So it seems there really is no good answer to the “chugga” debate that can be gathered from our physical world. Thus, we must turn to pop culture. To me, a logical place to start is with children’s books, but while there are hundreds of kids books about trains, some of the most popular ones don’t say “chugga” at all: The Polar Express doesn’t say anything like that, and that cute little train Tootle only whines about how he’s not as fast as a horse, never saying “chugga” at all. Even The Little Engine That Could is of no help as, like an enthusiastic frat bro at a party, it just says, “Chug, chug, chug. Puff, puff, puff” (when it’s not going on about what he thinks he can or can’t do, that is).
There are examples of four chuggas in some kids books, but probably the most authoritative source on this in children’s literature is the very popular book Chugga Chugga Choo-Choo from 1999. Not only does this book have two chuggas in the title, it also has two chuggas consistently throughout the story, putting it a little bit ahead of other, four-chugga kids’ stories, which never put their four chuggas in a title, ever.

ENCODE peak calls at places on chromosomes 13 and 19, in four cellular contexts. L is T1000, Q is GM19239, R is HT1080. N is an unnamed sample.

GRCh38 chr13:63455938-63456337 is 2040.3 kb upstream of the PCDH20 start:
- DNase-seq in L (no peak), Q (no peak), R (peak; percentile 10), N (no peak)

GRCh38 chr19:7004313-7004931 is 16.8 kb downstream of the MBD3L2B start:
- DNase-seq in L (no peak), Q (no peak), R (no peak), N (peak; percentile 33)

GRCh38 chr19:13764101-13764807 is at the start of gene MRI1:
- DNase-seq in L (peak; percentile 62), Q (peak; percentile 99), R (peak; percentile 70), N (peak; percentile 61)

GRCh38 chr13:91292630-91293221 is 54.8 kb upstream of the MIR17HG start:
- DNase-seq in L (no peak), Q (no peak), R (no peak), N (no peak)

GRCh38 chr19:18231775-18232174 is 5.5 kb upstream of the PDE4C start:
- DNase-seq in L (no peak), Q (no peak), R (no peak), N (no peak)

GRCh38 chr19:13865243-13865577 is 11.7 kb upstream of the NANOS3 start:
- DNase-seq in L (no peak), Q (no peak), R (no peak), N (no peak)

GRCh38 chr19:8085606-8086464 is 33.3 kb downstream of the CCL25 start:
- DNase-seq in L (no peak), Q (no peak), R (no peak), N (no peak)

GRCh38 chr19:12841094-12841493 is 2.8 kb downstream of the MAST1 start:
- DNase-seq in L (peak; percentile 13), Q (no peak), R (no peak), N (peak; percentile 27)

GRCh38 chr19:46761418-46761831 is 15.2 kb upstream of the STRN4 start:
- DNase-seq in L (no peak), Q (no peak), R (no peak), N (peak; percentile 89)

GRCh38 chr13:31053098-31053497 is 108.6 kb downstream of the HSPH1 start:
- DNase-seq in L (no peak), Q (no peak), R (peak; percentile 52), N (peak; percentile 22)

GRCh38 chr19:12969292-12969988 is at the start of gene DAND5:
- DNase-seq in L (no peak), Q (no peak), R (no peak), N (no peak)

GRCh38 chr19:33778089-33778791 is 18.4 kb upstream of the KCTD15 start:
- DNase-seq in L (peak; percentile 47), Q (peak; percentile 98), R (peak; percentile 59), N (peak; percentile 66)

But one kid’s book doesn’t make two chuggas definitive, so it’s worth seeing what children’s music has to say on the matter. A popular song from the album Choo Choo Soul is named “Chugga Chugga Choo Choo,” but within the song, the chuggas and choos vary wildly. To give you just a taste, here is the song’s chorus:
Chugga chugga choo chugga chugga choo choo
Chugga chugga choo chugga chugga choo
Chugga chugga choo chugga chugga choo choo
Chugga choo. Chugga choo
Sometimes it’s one chugga, sometimes two, but the choos also alternate as well. That said, I’d argue that the title of the song shows some “two chugga” favorability.
Another kid’s song switches back and forth between two and three chuggas, and yet another song has three chuggas, but they’re not ever followed by a “choo choo,” which suggests that three chuggas — and perhaps even any odd number — is rhythmically unsound. Another song goes “chugga chugga, chugga wugga, chugga chugga choo choo train.” That’s a lot of chuggas, but the presence of a “wugga” does disrupt the pattern a bit, which again favors the number two.